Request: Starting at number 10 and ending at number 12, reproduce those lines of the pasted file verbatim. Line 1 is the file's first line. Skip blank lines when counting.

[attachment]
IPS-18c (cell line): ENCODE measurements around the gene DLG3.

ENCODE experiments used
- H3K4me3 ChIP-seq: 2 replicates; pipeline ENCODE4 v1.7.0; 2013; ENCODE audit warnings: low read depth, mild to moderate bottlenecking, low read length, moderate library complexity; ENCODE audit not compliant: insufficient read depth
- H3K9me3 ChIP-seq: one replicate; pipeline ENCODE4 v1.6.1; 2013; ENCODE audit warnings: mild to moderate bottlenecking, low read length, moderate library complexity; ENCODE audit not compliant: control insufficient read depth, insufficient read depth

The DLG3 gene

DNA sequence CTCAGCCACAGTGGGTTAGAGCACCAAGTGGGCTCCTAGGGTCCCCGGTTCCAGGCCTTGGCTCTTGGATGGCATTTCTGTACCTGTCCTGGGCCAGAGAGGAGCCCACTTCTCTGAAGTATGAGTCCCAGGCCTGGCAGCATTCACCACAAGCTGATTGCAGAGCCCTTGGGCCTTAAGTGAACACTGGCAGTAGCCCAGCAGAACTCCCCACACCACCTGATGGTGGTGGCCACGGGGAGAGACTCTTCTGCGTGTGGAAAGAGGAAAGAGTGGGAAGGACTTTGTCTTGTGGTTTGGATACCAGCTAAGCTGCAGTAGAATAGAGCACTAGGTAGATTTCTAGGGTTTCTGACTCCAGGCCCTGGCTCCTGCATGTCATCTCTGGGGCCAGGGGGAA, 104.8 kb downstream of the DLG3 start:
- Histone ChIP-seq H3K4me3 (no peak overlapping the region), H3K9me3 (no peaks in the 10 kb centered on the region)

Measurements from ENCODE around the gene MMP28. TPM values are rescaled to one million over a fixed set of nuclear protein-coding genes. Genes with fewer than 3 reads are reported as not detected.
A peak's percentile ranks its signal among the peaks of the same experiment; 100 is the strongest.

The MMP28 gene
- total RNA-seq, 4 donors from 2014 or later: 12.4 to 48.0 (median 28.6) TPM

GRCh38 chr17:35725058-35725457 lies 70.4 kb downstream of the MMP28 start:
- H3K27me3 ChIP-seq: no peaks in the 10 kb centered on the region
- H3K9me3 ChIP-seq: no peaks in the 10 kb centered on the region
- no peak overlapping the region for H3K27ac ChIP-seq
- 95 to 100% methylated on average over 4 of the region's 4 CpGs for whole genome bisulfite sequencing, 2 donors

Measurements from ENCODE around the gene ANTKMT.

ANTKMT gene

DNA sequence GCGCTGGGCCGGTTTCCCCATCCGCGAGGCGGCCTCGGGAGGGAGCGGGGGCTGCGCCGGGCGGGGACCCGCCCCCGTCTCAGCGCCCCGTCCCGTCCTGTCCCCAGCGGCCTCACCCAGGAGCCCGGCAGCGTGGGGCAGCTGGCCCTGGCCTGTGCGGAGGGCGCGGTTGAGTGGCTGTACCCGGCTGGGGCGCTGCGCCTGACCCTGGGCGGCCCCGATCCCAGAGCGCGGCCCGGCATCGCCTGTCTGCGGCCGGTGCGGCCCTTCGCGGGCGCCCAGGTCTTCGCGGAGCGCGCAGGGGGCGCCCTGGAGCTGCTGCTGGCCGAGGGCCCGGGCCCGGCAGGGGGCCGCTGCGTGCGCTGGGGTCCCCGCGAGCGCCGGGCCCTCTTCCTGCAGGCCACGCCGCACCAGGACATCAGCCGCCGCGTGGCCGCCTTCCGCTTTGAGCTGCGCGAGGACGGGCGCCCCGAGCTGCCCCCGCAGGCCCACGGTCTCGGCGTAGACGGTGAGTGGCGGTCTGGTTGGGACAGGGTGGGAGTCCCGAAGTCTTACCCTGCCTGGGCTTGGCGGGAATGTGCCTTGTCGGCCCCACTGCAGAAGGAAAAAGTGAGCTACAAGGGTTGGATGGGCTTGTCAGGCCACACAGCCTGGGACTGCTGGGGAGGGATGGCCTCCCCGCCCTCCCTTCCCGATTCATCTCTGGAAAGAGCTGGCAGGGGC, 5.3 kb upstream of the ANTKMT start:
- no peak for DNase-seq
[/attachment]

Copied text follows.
The MMP28 gene
- total RNA-seq, 4 donors from 2014 or later: 12.4 to 48.0 (median 28.6) TPM

GRCh38 chr17:35725058-35725457 lies 70.4 kb downstream of the MMP28 start: